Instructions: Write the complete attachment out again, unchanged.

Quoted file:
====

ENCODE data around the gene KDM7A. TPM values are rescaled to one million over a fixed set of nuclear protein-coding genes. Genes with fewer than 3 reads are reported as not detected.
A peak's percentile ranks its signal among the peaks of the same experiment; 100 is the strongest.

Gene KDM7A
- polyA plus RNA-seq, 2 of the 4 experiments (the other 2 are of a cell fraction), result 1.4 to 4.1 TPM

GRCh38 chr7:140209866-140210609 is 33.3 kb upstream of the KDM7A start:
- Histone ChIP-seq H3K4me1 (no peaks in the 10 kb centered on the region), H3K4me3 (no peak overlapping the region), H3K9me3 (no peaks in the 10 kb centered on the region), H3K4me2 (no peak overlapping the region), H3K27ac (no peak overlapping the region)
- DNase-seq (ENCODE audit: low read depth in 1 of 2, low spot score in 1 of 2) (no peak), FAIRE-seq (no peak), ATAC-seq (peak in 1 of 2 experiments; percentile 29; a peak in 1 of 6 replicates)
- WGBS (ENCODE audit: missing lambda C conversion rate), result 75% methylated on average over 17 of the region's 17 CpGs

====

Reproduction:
ENCODE data around the gene KDM7A. TPM values are rescaled to one million over a fixed set of nuclear protein-coding genes. Genes with fewer than 3 reads are reported as not detected.
A peak's percentile ranks its signal among the peaks of the same experiment; 100 is the strongest.

Gene KDM7A
- polyA plus RNA-seq, 2 of the 4 experiments (the other 2 are of a cell fraction), result 1.4 to 4.1 TPM

GRCh38 chr7:140209866-140210609 is 33.3 kb upstream of the KDM7A start:
- Histone ChIP-seq H3K4me1 (no peaks in the 10 kb centered on the region), H3K4me3 (no peak overlapping the region), H3K9me3 (no peaks in the 10 kb centered on the region), H3K4me2 (no peak overlapping the region), H3K27ac (no peak overlapping the region)
- DNase-seq (ENCODE audit: low read depth in 1 of 2, low spot score in 1 of 2) (no peak), FAIRE-seq (no peak), ATAC-seq (peak in 1 of 2 experiments; percentile 29; a peak in 1 of 6 replicates)
- WGBS (ENCODE audit: missing lambda C conversion rate), result 75% methylated on average over 17 of the region's 17 CpGs